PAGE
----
Since October, the CIA has refined its analysis based in part on new intelligence, but the government officials said that assessment continues to be based mostly on the reading of circumstantial evidence.
Indeed, a more forward-leaning assessment by the CIA was being produced before the election, but the agency purposely did not brief Congress at the time on that information in an attempt to not get stuck in the middle of politics during the campaign, as the FBI did, according to several of the sources.
That may have backfired, as President-elect Donald Trump is citing the fact that the information is coming out only after the election, timing seen by the Trump transition team as an effort to delegitimize his election victory.
According to an administration official familiar with the matter, the October 7 statement is still the operative bottom line. According to the source, when the Director of National Intelligence James Clapper said the senior most Russian officials had to have authorized the hacking, "who else would that be but Putin? This is an authoritarian regime."
Russian cyberhacking activity has continued largely unabated since the election, including against US political organizations, US officials briefed on the investigation told CNN. Among the attempted cyberbreaches are phishing attempts targeting Clinton's campaign, one official said. The attempt to breach the Clinton campaign was unsuccessful, investigators believe.
The attempts appear to trace back to some of the same Russian hackers behind the breaches of Democratic Party organizations in the past year, one official said. The FBI has expanded its ongoing probe of Russian hacks to include the more recent attempts.
Russians "continue to do all kinds of stuff" against American political organizations, think tanks and thought leaders, another US official said.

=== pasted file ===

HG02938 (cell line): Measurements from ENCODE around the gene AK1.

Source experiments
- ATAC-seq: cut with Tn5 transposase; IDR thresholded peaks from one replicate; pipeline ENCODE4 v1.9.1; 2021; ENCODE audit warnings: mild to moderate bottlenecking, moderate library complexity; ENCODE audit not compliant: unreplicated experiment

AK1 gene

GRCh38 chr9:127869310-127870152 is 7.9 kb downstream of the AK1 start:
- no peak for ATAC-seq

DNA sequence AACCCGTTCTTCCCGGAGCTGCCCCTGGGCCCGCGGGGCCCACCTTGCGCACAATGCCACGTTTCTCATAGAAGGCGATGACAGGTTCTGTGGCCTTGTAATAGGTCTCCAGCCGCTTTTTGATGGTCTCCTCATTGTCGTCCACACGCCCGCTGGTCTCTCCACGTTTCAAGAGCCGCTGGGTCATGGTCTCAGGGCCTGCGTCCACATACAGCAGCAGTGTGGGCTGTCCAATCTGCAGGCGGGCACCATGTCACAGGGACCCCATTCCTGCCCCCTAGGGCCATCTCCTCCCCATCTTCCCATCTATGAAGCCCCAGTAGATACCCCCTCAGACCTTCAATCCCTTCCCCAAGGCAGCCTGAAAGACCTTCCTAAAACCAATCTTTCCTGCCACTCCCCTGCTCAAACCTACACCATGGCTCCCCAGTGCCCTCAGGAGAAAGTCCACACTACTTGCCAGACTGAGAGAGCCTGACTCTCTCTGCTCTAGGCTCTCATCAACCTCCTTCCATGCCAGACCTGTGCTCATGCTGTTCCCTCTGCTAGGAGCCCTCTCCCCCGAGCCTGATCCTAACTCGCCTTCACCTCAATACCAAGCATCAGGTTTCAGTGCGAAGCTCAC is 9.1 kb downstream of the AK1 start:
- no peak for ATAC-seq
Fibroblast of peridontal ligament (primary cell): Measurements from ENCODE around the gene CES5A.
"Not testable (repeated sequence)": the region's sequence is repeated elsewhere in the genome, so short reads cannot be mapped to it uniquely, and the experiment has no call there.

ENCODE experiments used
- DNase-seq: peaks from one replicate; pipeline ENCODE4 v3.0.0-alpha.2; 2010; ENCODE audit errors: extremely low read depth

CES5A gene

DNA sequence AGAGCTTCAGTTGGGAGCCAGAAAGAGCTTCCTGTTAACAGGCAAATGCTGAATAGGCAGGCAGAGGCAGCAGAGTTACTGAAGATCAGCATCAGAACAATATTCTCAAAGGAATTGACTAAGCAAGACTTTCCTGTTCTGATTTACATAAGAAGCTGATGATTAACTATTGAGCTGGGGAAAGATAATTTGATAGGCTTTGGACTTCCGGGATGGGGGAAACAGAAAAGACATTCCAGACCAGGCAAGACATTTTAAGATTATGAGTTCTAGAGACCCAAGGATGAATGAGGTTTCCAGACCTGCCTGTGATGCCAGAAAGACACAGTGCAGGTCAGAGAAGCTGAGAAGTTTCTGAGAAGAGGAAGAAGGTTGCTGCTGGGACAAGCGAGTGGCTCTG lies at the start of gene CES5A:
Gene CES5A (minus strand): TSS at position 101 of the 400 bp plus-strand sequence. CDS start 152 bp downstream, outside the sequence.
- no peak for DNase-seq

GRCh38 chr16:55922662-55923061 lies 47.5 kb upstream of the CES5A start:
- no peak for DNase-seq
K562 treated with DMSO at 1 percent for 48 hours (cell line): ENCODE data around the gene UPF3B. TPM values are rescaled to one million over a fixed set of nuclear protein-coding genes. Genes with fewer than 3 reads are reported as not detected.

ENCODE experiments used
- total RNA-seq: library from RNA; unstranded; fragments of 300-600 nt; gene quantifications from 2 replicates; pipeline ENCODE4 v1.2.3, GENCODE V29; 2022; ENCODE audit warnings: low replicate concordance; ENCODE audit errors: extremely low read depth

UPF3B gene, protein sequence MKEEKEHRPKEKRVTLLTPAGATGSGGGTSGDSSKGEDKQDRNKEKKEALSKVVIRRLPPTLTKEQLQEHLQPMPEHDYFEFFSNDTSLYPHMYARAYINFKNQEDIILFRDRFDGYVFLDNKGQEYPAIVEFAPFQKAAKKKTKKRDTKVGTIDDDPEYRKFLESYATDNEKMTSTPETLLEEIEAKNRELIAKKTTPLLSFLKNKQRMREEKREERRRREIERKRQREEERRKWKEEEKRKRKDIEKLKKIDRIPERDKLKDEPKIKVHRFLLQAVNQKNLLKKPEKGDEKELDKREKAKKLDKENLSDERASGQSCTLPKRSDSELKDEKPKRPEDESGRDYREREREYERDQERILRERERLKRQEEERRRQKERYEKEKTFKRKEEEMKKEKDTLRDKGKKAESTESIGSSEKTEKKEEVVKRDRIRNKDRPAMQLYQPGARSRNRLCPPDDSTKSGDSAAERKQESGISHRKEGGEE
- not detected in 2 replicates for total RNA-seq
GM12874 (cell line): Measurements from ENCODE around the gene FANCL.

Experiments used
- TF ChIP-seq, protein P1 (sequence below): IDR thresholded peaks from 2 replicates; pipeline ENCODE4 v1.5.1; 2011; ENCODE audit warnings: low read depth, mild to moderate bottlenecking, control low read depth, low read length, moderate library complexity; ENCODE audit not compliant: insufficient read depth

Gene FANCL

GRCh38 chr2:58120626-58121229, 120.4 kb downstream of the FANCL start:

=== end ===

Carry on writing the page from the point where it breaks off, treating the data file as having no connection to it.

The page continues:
"It's not like the one-and-done deal here. They continue to engage in this operation around the clock," the official said.
This person said the US is constantly trying to shut down access to different avenues for cyberattacks.
"There's a lot that gets done with our own security services," the official said. In terms of retaliation against Russia, this person said a variety of options are on the table, but everything is being carefully considered because "right now, it's like the old cold cyberwar and the last thing you want to do is turn it into a hot shooting war."
The continued activity suggests that despite the election won by Trump, who was openly favored by the Russian government, Russian intelligence hasn't curbed its collection on the US political system. US intelligence and law enforcement officials believe even with a new president considered more friendly to Russia, the Russian intelligence agencies will continue to carry out such hacks.
A senior Clinton campaign official told CNN they received notice "a state actor" was trying to hack private Gmail accounts as recently as December 6. The campaign official said they were informed the US election assistance office also had a cyberhacking attempt.
Obama vows action
Obama on Thursday vowed retaliatory action against Russia.
"I think there is no doubt that when any foreign government tries to impact the integrity of our elections that we need to take action and we will at a time and place of our own choosing," Obama told National Public Radio.
He said he directly confronted Putin about a potential US response, and said his counterpart acknowledged his stance.
"Mr. Putin is well aware of my feelings about this, because I spoke to him directly about it," Obama said.
Obama and Putin conferred on the sidelines of the G20 meeting in China in September. Afterwards, Obama told reporters he raised cybersecurity with the Russian leader.
Officials have said US actions against Russia may not be revealed publicly.